Changes In The Village

Michael Tracey (uniform) is now the official East Hampton Village police chief. Independent/Justin Meinken

The East Hampton Village Board of Trustees, in a unanimous decision on July 31, amended the village code to eliminate the residency requirement for full-time employees.

In a public hearing held prior to the board’s decision, no one spoke in opposition to the proposal.

Mayor Paul Rickenbach said the village was aware of the high cost of living. “The fact is,” he said, “it’s very expensive to live here and we’re just hoping that in some fashion, we will be able to encourage and retain qualified employees because of their ability to live close by.”

Also at the village board meeting, Michael Tracey, who had previously been the acting chief of police, was officially given the position on a permanent basis. Board members said Tracey had met the challenge, despite working with two fewer offices. Chief Tracey, in accepting his appointment, thanked his wife and two children for their support.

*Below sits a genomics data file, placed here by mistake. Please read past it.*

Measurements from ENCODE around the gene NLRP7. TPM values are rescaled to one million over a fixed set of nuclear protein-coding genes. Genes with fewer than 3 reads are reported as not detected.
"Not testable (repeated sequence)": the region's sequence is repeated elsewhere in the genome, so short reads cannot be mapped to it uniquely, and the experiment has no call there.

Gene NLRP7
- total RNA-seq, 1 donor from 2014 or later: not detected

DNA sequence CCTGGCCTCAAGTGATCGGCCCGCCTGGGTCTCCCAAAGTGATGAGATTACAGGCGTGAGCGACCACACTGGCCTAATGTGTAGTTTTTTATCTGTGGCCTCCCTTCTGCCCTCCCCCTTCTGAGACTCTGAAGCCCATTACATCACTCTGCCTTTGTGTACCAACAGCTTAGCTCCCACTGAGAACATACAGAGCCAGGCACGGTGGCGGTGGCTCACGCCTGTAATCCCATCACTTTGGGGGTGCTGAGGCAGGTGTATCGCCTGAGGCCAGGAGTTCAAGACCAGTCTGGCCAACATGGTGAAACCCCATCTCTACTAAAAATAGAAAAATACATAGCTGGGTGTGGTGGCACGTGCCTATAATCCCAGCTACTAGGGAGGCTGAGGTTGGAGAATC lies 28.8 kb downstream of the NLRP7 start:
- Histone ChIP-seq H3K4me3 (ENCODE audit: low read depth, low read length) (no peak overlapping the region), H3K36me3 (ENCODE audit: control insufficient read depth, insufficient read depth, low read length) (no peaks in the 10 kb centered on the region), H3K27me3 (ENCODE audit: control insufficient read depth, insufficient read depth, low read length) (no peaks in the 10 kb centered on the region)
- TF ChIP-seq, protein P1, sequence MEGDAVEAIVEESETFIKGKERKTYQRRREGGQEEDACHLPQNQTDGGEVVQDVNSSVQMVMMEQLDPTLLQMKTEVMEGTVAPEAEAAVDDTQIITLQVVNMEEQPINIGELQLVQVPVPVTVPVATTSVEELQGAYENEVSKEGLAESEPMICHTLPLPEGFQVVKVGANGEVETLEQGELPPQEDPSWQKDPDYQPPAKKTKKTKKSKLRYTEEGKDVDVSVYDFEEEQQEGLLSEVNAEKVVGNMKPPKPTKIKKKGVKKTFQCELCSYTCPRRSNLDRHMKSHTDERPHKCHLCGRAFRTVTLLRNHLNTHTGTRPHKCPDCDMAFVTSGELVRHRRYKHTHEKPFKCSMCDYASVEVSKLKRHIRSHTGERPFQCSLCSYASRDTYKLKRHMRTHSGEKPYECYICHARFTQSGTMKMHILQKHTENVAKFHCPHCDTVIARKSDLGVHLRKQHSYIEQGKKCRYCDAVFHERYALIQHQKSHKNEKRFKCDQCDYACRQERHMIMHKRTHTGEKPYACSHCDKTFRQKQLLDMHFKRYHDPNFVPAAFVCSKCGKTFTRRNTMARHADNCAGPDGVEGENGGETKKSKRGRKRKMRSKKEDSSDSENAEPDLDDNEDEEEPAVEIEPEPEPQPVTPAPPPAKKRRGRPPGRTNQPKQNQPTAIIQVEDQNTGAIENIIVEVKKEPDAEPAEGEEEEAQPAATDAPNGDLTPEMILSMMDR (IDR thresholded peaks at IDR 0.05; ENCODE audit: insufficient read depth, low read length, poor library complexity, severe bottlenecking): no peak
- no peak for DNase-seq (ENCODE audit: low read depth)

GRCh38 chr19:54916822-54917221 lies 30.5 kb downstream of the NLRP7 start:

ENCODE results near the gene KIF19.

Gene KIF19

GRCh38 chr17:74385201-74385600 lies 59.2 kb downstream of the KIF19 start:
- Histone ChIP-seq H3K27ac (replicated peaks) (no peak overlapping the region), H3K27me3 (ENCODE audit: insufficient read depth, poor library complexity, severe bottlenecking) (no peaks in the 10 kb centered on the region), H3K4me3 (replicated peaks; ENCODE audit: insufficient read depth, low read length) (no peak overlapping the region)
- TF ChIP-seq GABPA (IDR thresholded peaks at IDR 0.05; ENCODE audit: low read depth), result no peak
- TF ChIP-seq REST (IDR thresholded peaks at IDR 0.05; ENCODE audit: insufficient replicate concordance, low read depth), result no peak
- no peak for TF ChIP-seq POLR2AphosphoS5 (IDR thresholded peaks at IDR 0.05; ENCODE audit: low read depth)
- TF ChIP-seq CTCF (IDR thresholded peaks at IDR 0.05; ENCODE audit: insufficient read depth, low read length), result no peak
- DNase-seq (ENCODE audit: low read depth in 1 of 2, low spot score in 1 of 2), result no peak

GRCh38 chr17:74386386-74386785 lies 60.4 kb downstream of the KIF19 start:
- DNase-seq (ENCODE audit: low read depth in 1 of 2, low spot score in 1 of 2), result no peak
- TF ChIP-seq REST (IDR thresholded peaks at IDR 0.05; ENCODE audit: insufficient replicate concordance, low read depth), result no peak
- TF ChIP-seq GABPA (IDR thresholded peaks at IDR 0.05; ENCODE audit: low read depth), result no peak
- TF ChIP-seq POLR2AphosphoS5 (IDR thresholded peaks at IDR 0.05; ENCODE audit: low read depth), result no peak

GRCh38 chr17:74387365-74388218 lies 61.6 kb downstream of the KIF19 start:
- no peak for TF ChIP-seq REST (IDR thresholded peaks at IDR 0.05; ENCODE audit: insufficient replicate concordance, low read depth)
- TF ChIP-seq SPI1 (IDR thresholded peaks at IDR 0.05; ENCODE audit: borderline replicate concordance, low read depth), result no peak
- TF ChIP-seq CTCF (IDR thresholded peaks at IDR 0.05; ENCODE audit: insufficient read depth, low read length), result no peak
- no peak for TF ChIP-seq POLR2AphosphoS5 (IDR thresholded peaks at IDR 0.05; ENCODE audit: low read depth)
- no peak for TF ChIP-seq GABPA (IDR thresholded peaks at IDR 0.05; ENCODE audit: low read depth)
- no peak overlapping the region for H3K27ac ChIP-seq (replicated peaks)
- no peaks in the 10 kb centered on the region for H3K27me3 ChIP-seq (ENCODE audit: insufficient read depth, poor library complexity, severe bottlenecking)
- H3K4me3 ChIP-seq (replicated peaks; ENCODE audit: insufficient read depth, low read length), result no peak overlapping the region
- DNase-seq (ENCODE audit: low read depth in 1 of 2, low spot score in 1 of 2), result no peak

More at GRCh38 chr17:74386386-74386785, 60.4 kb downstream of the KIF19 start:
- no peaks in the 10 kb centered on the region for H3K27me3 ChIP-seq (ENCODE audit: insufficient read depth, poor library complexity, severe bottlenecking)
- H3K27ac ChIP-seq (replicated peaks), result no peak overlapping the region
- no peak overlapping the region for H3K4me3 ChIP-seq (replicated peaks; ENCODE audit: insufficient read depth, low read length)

The village’s historic services director, Robert Hefner, then took to the podium to recognize a $50,000 donation from the Hilaria and Alec Baldwin Foundation. The funds were allocated to the purchase of five 19th Century paintings that will be on display at the restored Gardiner Mill Cottage at 36 James Lane.

The gallery is expected to open during the Columbus Day weekend of this year. Both the historical society and the village board thanked the foundation for its contribution.

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